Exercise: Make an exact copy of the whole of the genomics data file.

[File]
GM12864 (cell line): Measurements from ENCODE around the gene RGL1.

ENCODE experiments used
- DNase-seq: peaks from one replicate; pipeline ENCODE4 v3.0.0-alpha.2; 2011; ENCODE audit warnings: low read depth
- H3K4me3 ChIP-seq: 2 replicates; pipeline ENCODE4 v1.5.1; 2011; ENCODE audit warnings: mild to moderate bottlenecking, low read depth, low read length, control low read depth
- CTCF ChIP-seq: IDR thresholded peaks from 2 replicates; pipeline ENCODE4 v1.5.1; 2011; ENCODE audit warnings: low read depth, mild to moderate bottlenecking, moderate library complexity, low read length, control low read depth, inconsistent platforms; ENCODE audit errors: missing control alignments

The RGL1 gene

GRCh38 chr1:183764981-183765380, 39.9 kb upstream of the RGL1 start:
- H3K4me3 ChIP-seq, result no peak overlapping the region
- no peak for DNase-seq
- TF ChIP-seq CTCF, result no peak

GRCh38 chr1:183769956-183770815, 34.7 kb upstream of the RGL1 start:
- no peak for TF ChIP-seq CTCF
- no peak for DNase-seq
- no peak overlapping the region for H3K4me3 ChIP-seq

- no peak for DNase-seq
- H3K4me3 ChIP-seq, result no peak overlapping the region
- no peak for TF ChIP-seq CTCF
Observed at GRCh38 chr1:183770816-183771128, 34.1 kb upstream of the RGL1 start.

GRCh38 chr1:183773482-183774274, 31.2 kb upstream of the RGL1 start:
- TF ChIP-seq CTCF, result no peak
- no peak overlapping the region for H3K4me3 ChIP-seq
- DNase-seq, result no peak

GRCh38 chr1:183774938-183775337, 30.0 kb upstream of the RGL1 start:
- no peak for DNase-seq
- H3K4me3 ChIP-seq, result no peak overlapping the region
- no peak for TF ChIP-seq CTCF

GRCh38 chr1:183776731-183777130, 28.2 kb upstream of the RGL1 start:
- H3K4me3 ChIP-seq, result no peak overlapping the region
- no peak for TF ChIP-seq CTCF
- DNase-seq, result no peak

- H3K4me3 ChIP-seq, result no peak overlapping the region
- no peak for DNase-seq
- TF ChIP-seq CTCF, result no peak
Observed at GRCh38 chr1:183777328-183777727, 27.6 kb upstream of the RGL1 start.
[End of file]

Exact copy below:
GM12864 (cell line): Measurements from ENCODE around the gene RGL1.

ENCODE experiments used
- DNase-seq: peaks from one replicate; pipeline ENCODE4 v3.0.0-alpha.2; 2011; ENCODE audit warnings: low read depth
- H3K4me3 ChIP-seq: 2 replicates; pipeline ENCODE4 v1.5.1; 2011; ENCODE audit warnings: mild to moderate bottlenecking, low read depth, low read length, control low read depth
- CTCF ChIP-seq: IDR thresholded peaks from 2 replicates; pipeline ENCODE4 v1.5.1; 2011; ENCODE audit warnings: low read depth, mild to moderate bottlenecking, moderate library complexity, low read length, control low read depth, inconsistent platforms; ENCODE audit errors: missing control alignments

The RGL1 gene

GRCh38 chr1:183764981-183765380, 39.9 kb upstream of the RGL1 start:
- H3K4me3 ChIP-seq, result no peak overlapping the region
- no peak for DNase-seq
- TF ChIP-seq CTCF, result no peak

GRCh38 chr1:183769956-183770815, 34.7 kb upstream of the RGL1 start:
- no peak for TF ChIP-seq CTCF
- no peak for DNase-seq
- no peak overlapping the region for H3K4me3 ChIP-seq

- no peak for DNase-seq
- H3K4me3 ChIP-seq, result no peak overlapping the region
- no peak for TF ChIP-seq CTCF
Observed at GRCh38 chr1:183770816-183771128, 34.1 kb upstream of the RGL1 start.

GRCh38 chr1:183773482-183774274, 31.2 kb upstream of the RGL1 start:
- TF ChIP-seq CTCF, result no peak
- no peak overlapping the region for H3K4me3 ChIP-seq
- DNase-seq, result no peak

GRCh38 chr1:183774938-183775337, 30.0 kb upstream of the RGL1 start:
- no peak for DNase-seq
- H3K4me3 ChIP-seq, result no peak overlapping the region
- no peak for TF ChIP-seq CTCF

GRCh38 chr1:183776731-183777130, 28.2 kb upstream of the RGL1 start:
- H3K4me3 ChIP-seq, result no peak overlapping the region
- no peak for TF ChIP-seq CTCF
- DNase-seq, result no peak

- H3K4me3 ChIP-seq, result no peak overlapping the region
- no peak for DNase-seq
- TF ChIP-seq CTCF, result no peak
Observed at GRCh38 chr1:183777328-183777727, 27.6 kb upstream of the RGL1 start.